All late bloomers but fantastic cooks, three food entrepreneurs speak of starting late but with a bang
Every time Roswita Akolkar opened her dabba at lunch time in office, colleagues would salivate. "‘Please ask your mother to send us a tiffin. We will pay,’ they’d tell me," recalls the 29-year-old.
Having seen her mother, 53-year-old Smita, feed family and guests, she once told her to launch a food service. "Apart from her Maharashtrian spread, the crab, chicken and Punjabi fare are to die for. But she was content feeding just us," the daughter recalls.
Last November, she encouraged Smita to finally join hands with AuthentiCook, a service that offers home-cooked food experiences across Mumbai.
Meanwhile, two months ago in the capital, wedding planner Sylvia Qureshi coaxed her grandmother, Begum Musharaf, to launch Ammi’s Kitchen. And so, Musharaf turned entrepreneur at 90.
"My sister Pernia and I grew up in Rampur where my grandfather was a leather exporter. During his time, food was an integral part of our lives. There would be close to 50 guests at lunch or dinner on any given day. The family also followed the tradition of sending food to friends and family, every day. Ammi [Musharaf] was in charge," says Sylvia, daughter to meat magnate Moin Akhtar Qureshi and sister to actress, Pernia Qureshi.
With Ammi’s nod, Sylvia took charge of the commercials and menu. "Ammi moved in with us two years ago. Of course, she had age-related problems, but she has always been forward thinking, and believes women should work. She owns a hotel in Rampur and has a steady income, but this venture, is close to her heart," says Sylvia, who has hired two khansamas to carry out Ammi’s instructions. "We take three orders per meal so that the quality isn’t compromised and every order is delivered fresh.
"One dish, the binahappa (black dal and rice cooked together) served with ghee, chutney, dahi and onions, is a favourite. It’s not on the menu but I remember Ammi feeding it to us as children," says Sylvia.
Farzana Gabuji, 52
Last year, Farzana Gabuji returned to her Lokhandwala home from back-to-back meetings for her interior design firm. "After chasing deadlines all day, cooking is a stress buster. Each time I went to organic food stores, I’d find granola bars with preservatives. I started Eat Me was to introduce genuinely healthy nutribars," she says.
Farzana Gabuji. Pics/Sayyed Sameer Abedi
Her top sellers include an all seeds bar laden with flaxseeds, pumpkin seed, sunflower seeds and sesame, bound with figs, dates, oats and organic honey. "It is a power packed recipe.
The apricot and cashewbar is coconut based and high in magnesium.
The most innovative one, I think, is the Breakfast on the Go, made with poha, brown rice, oats, almonds, honey."
Begum Musharaf, 90
When Begum Musharaf’s cousin puts our call on loudspeaker, the nonegarian throws a question at us: "Why do you want to interview me? If there is something wrong in the food, don’t come after me."
Begum Musharaf started a food service two months ago, with two cooks, serving Rampuri fare that includes the delectable lamb chops. Pics/Rajeev Tyagi
When we tell her we wish to chat about Rampuri food, her voice mellows. "The orders have to be taken 24 hours in advance so that I can oversee the preparation. Every portion (serves four) should contain half kg of meat," she explains.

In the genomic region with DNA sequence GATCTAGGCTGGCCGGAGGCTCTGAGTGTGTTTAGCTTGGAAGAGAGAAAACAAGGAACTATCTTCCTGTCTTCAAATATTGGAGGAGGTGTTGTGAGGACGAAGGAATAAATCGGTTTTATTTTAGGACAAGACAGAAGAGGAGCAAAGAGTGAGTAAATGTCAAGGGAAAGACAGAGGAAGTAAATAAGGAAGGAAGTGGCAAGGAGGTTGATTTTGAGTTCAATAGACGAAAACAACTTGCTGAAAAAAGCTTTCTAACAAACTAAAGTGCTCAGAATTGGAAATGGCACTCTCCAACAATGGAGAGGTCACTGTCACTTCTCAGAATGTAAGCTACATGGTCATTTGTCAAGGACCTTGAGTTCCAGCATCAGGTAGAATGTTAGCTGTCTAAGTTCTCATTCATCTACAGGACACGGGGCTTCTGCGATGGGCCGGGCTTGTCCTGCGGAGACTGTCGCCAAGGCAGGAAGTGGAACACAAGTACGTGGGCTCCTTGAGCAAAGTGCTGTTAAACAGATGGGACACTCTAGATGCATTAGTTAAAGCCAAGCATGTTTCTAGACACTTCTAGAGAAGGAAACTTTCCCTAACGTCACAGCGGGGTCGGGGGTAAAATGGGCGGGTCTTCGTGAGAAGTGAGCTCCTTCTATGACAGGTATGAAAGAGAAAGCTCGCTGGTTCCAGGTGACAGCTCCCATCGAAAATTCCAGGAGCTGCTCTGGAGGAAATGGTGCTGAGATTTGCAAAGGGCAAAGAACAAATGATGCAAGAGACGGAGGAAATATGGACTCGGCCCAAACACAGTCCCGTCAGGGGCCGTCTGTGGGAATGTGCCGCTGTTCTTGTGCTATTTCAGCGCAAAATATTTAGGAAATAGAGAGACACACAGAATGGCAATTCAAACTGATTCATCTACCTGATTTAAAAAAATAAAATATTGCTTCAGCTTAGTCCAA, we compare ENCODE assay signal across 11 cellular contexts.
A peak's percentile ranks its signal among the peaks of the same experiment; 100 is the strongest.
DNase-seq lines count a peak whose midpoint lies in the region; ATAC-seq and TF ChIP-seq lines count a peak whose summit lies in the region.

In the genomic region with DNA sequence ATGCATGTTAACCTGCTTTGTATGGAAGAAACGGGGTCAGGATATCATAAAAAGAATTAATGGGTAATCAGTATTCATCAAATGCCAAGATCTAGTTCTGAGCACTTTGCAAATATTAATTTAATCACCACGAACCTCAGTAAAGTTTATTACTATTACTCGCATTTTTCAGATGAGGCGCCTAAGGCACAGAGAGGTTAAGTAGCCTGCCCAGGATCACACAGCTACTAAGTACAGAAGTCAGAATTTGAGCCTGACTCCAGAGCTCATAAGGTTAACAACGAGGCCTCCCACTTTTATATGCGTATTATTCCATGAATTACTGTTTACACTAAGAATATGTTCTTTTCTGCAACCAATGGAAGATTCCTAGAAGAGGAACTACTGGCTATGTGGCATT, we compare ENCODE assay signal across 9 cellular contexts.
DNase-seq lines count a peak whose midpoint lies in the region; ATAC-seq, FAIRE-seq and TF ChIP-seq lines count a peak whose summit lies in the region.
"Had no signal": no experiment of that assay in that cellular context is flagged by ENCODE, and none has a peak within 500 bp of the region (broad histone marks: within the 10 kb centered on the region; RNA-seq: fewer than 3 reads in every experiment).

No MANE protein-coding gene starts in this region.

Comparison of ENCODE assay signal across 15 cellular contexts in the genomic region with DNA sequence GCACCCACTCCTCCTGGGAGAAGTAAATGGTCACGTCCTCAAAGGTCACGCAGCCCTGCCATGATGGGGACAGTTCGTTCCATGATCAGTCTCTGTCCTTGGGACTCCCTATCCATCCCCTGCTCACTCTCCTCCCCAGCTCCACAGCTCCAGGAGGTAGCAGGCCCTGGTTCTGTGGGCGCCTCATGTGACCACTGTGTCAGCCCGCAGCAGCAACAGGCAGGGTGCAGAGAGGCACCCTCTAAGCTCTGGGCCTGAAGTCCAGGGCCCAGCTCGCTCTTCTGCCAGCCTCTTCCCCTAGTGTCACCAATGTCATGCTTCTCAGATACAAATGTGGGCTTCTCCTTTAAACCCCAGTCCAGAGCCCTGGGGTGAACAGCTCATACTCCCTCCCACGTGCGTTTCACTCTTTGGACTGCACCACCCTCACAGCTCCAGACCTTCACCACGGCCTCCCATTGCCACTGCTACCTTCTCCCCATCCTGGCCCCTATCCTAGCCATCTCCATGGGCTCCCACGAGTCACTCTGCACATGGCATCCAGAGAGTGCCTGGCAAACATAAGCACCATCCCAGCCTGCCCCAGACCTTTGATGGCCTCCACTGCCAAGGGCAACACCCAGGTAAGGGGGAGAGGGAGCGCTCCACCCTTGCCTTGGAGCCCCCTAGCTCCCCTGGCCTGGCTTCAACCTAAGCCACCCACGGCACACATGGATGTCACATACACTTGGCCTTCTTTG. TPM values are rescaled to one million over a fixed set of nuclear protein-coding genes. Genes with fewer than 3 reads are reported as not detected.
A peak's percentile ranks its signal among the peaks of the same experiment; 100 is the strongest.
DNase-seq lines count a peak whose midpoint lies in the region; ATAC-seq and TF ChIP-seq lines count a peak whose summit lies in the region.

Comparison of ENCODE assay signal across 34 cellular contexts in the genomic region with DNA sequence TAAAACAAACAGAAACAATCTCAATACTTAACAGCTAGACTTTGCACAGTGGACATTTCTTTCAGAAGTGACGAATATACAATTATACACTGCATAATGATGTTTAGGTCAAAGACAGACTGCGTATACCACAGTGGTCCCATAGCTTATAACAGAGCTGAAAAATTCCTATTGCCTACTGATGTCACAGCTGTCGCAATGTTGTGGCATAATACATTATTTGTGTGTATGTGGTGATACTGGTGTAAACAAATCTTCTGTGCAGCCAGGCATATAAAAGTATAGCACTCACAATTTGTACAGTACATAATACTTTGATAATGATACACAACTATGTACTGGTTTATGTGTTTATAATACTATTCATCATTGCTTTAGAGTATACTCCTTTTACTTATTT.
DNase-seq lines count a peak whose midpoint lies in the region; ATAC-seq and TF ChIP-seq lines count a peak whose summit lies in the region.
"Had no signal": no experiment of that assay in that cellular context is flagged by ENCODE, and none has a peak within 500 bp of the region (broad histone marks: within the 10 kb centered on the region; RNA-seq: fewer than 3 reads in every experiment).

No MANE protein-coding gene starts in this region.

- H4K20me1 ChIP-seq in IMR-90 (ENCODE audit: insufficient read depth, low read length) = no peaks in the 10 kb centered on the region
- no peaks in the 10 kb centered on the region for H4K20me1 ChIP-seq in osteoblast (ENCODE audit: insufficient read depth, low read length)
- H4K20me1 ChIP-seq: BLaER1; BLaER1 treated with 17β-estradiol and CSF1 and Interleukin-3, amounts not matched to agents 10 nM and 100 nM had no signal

A khansama prepares for an order
Rampuri cuisine, unlike spicy Awadhi and creamy Mughlai fare, is lighter on the palate and layered with flavours. The meats are marinated in spices, including cardamom.
"I learnt to cook from my mother, when we lived in Chandausi, Rampur. Two months ago, my granddaughter suggested we start a food service. She was very excited, and I agreed. But I am weak, and old (laughs)."
The menu, she calls, Hindustani food. "Nargisi seekh kebab, kofta, mitha chawal, kadi kofta, machi biryani, varaq biryani, mutton biryani, sevaiya dudh...sab banate hai," she says in a mix of Hindi and Urdu.
While her blood pressure and diabetes keeps her away from spending too much time by the stove, she says, "I sit on a chair a little away and give instructions. Chakh ke bataa deti hoon kis masale ki kami hai."
Smita Akolkar, 53
Smita Akolkar moved to Mumbai from Bhopal after she married her husband, an automobile professional. While she learnt Maharashtrian cooking from her mother, Akolkar was curious about alien recipes she’d see on television shows.
Smita Akolkar cooks an authentic Maharastrian vegetarian thali. Pics/Nimesh Dave
Having dedicated her time to raise her daughter, she didn’t give her career a thought, despite a Masters in pottery.
The kitchen became her lab, and family and friends, guinea pigs. In November, on her daughter’s encouragement, she signed up with Authenticook and hosted seven hungry guests to a Maharashtrian Brahmani jevan (meal). "I was nervous because I hadn’t charged someone to eat my food before. All the participants were non-Maharastrians and non-vegetarians. Traditionally, the meal is always served one-on-one, not laid out as a buffet. We placed a vedge of lime, salt, chutney and koshimbir (salad) on the left of the thali. I cooked an elaborate meal of puran poli, varan bhat, potato vegetable and puris," says Akolkar, who charged Rs 600 per head.
"I am doing a session again this month, and this time, I am more confident. After 50, people usually want to retire, but my life is just starting," says Akolkar.
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